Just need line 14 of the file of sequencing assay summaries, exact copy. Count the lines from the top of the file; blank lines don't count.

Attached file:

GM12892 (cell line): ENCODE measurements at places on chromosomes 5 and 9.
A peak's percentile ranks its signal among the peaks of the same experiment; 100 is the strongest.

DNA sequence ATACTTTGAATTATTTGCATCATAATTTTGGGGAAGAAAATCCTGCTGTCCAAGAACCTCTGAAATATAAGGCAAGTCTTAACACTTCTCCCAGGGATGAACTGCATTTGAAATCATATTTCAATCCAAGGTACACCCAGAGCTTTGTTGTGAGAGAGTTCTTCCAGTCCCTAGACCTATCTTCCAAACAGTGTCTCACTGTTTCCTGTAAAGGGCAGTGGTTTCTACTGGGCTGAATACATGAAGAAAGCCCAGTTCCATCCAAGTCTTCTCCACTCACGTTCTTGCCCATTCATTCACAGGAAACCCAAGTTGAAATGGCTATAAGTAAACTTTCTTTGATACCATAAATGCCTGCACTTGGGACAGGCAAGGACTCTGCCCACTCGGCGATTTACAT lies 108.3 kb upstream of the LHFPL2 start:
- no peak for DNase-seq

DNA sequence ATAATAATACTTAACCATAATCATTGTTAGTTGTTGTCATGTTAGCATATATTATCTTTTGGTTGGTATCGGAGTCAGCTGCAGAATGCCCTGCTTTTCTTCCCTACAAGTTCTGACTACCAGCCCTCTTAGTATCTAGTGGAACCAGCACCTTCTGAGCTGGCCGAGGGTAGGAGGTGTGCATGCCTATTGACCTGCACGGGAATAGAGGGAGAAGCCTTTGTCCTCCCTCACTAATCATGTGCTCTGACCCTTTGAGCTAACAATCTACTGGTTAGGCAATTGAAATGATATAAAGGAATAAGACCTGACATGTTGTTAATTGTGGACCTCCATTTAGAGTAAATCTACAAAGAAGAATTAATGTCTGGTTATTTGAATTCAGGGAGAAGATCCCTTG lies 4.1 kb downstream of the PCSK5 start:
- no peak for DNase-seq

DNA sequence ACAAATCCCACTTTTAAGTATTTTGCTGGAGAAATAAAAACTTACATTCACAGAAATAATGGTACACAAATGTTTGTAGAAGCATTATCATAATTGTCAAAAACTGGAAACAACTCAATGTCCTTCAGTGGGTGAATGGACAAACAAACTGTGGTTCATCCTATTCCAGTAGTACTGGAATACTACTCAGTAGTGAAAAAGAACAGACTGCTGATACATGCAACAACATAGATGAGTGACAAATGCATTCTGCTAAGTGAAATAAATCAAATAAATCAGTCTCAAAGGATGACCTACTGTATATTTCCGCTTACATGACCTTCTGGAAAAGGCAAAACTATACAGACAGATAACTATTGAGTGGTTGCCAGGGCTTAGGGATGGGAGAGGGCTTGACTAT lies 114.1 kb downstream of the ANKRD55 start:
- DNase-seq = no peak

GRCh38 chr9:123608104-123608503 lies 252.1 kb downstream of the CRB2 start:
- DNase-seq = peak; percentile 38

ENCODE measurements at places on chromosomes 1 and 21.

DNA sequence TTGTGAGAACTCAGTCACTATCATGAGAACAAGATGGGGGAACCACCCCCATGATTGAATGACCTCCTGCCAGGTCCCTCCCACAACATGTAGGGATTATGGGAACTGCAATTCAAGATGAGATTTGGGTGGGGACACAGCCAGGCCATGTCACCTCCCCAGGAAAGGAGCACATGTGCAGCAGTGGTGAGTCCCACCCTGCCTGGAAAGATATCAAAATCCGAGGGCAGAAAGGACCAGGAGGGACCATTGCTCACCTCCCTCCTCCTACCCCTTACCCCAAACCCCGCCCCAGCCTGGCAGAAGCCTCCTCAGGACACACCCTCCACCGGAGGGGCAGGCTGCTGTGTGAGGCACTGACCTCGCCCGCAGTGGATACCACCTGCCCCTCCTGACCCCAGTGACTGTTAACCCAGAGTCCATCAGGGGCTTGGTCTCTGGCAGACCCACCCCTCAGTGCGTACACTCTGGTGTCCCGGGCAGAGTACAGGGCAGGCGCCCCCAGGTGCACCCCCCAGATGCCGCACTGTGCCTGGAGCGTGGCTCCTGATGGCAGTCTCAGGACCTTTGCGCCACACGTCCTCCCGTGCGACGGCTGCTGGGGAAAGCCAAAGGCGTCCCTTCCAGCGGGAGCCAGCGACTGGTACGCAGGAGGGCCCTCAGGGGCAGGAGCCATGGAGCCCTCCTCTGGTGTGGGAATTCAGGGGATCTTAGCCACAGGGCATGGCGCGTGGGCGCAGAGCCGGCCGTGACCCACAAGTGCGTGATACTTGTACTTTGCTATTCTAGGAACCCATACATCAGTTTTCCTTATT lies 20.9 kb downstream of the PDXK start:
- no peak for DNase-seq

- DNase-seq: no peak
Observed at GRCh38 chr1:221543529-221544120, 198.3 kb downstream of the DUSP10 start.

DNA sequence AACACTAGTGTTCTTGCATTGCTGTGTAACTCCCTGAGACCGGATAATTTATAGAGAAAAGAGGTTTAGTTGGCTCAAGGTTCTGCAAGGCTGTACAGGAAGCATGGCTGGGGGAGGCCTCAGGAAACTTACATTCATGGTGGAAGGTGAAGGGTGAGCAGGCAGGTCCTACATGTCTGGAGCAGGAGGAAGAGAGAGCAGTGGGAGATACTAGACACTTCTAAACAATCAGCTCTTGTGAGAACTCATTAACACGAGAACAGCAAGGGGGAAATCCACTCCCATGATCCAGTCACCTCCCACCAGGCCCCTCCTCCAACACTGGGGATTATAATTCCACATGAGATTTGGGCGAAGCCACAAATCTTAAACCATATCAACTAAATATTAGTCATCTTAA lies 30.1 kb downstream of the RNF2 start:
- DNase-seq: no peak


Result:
- DNase-seq: no peak